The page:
How to cope through the cost-of-living crisis

Managing your money and your mental health can feel like a juggling act. The state of both can influence your actions, physical health, and behaviour – and for many people, keeping these separate can be difficult. 

General advice on debt and money is available online, but it’s important for individuals to know how to access the best resources for their situation. More often than not, this should be a learning process that involves proactive thinking, budgeting, and saving.

With so much financial pressure on families and young professionals in the UK, turning things around might feel impossible. But improvements come from understanding, so it’s always worth learning just how money might be affecting your mental health first.

Why does money cause so much stress?

In the height of the cost-of-living crisis and even through better times, money can determine the opportunities available. Stressors might include not being able to afford certain necessities, difficulty managing money, and not being able to provide for a family.

From private tenants facing sky-high rent prices to those awaiting the cost-of-living support payment, living from one month to the much revolves around affordability. On lower earnings, it can feel almost impossible to have a life outside of work. But it works the other way around, too: earning money and not knowing how to manage it can also impact mental wellbeing. 

How can I build a better relationship with money and mental health?

Firstly, don’t try to fix all of your money issues at once. Take things one step at a time and make sure you’re familiar with some of the best ways to defuse a stressful financial situation:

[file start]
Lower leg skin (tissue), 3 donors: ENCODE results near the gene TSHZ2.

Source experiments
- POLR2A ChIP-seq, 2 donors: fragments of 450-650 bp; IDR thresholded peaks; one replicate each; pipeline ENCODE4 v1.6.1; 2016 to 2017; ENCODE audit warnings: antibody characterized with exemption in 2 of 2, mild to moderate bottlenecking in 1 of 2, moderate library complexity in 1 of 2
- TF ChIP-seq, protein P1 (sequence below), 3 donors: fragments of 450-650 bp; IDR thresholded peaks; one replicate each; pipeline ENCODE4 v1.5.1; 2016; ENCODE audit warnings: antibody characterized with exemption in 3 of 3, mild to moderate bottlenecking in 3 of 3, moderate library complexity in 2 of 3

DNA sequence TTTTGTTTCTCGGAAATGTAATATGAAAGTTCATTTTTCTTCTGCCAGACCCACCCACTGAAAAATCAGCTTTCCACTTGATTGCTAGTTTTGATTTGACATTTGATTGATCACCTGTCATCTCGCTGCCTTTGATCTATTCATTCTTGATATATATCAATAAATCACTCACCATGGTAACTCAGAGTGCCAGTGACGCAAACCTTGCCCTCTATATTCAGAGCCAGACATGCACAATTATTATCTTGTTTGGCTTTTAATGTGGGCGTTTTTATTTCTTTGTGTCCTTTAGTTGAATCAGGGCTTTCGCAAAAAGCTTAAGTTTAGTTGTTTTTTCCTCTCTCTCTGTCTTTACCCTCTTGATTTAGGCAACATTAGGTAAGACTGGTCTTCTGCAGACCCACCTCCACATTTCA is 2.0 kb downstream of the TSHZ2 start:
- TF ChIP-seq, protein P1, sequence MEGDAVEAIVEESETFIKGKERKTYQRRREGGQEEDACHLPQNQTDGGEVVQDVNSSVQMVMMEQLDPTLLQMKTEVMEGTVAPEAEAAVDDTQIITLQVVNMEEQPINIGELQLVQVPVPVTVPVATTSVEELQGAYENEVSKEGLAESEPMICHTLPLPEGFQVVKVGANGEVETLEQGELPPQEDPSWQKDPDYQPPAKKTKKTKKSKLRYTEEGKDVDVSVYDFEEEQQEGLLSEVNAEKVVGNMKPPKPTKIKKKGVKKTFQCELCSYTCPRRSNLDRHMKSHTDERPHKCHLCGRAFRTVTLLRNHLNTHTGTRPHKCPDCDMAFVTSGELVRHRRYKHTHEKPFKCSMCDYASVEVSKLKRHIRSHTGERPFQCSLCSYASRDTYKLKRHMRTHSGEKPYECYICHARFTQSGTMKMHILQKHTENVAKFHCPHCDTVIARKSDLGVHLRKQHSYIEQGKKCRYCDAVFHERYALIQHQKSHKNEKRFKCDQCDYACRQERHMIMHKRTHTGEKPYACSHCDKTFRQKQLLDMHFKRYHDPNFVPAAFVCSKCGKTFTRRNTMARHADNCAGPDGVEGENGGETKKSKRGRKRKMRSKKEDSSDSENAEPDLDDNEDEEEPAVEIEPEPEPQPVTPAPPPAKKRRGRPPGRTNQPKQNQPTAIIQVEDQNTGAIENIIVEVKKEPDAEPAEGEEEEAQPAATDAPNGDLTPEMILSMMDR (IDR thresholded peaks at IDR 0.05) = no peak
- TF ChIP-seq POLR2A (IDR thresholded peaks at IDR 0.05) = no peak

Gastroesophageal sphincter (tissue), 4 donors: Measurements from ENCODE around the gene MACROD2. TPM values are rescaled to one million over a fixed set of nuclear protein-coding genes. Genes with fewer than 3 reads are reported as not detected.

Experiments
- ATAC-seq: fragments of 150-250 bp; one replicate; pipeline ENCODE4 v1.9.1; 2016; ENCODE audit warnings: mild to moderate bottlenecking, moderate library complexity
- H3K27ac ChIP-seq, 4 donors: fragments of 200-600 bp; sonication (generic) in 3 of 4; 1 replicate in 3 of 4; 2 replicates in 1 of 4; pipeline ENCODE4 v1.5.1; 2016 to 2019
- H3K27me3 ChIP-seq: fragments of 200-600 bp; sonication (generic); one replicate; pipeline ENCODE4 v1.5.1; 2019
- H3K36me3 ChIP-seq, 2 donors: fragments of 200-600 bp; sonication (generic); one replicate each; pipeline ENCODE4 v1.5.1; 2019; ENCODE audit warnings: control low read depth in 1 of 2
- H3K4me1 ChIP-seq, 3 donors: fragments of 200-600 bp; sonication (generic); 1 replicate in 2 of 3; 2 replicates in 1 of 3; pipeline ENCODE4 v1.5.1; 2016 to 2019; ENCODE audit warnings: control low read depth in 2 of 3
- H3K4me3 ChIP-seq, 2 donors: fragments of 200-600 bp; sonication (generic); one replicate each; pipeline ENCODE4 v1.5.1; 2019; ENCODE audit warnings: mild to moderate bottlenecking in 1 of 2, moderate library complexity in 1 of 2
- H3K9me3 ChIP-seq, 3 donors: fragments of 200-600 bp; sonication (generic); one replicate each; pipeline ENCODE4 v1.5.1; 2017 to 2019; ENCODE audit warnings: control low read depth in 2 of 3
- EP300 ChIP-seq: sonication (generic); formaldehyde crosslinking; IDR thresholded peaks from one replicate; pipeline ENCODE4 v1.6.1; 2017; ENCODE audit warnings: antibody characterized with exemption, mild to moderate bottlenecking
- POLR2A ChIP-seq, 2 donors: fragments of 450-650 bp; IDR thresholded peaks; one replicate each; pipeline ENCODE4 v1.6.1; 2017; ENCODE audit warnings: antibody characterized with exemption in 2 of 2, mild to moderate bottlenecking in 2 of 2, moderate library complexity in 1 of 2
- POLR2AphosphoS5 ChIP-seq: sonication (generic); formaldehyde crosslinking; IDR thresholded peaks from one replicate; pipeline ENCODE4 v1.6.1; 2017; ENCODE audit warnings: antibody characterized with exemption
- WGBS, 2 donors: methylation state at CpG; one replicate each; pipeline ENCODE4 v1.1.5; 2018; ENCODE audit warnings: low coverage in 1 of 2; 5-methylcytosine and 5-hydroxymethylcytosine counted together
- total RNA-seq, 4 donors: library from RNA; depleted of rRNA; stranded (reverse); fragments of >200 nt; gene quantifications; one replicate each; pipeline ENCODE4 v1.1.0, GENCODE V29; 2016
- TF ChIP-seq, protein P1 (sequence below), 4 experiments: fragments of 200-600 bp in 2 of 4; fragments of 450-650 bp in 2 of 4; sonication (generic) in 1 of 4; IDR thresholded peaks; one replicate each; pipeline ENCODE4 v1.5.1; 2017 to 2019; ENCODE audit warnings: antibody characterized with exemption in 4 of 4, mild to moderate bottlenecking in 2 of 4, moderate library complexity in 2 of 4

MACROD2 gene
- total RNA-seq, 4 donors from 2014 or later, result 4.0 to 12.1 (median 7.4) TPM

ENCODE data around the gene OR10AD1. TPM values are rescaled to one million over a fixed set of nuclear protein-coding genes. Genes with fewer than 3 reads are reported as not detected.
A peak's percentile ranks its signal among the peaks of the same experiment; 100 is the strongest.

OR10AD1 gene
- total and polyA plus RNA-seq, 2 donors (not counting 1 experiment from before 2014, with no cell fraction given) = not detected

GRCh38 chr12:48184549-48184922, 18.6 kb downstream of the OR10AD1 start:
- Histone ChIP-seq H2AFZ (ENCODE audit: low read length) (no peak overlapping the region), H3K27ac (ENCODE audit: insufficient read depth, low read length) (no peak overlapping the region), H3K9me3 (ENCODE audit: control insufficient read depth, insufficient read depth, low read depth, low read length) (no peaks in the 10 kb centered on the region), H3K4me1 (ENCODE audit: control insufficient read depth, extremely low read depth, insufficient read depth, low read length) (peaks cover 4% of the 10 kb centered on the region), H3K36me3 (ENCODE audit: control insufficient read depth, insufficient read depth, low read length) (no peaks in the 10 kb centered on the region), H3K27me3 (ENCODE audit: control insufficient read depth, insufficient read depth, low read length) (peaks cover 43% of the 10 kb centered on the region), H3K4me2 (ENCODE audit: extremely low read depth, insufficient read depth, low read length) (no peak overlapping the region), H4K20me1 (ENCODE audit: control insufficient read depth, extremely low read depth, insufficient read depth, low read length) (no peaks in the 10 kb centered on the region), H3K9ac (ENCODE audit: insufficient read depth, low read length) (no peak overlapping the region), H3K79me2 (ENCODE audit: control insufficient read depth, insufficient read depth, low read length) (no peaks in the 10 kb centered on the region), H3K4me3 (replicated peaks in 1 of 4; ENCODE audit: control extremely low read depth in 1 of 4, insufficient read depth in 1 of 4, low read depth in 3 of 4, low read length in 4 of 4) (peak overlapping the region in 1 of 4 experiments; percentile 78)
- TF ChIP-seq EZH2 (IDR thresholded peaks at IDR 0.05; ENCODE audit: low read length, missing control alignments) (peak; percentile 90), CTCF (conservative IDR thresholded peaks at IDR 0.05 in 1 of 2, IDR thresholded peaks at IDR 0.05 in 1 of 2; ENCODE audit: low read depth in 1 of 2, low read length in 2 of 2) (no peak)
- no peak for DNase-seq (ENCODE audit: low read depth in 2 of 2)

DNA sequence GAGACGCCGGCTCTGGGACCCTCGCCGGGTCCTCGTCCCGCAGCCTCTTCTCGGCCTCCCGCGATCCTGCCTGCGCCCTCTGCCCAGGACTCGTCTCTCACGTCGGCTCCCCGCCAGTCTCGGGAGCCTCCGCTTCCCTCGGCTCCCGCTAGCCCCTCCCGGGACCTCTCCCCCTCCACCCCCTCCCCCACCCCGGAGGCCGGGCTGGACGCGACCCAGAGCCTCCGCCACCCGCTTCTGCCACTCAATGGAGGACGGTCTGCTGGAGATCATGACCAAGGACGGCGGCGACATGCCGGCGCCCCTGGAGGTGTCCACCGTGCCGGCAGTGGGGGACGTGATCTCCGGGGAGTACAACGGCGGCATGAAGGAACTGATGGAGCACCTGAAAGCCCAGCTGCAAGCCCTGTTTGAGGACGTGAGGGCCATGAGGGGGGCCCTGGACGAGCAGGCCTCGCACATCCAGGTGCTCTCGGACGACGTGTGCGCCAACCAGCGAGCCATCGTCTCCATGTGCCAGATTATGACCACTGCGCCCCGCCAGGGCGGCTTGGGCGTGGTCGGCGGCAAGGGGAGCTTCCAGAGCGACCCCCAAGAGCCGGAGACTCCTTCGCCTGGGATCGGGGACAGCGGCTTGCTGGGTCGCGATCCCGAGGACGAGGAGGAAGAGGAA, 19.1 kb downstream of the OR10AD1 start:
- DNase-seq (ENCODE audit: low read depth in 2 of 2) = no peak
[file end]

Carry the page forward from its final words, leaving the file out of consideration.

1. Cut the impulsivity

Spending your pay straight away might feel liberating, but when you’re not keeping track of your outgoings it’s easy to lose control. What might start as a quick shopping trip could stop you from being able to pay your bills for the rest of the month, so it’s absolutely vital to take things slowly.

Start by setting aside the money you know you’ll need for each scheduled direct debit. Keep track of expected payments and make sure that you’re only spending money on things you can afford. After a while, you’ll gradually get used to cutting down and know when you can safely spend without worrying.

2. Save where you can

Now more than ever, saving money is absolutely vital to make plans for the future. In an uncertain economy, building your personal savings will be an essential part of feeling secure about the coming months and years.

You should consider opening a savings account to earn tax-free interest and make the most of your money. Whether you commit to a twelve-month option or something with a little bit more flexibility, keeping money aside in a separate account is one of the most certain ways to cover your own back and reduce stress. 

3. Try to face your debts

Dealing with your debt issues head-on is the only way to start feeling more motivated about your money. Even though putting it off might bring you short-term relief, the longer you’re in debt the worse your personal finance situation might become. 

If your mental health makes it too difficult to approach your financial responsibilities, you should seek support as soon as possible. Try to remember that there’s no shame in asking for help – and the sooner you do, the sooner you can start to get back on track.


Keeping yourself afloat financially and maintaining good mental health can be a delicate balance. But with the right measures in place, both you and your support network can help to improve and rebuild your situation. Try to stay motivated – and never be afraid to ask for help when you need it.

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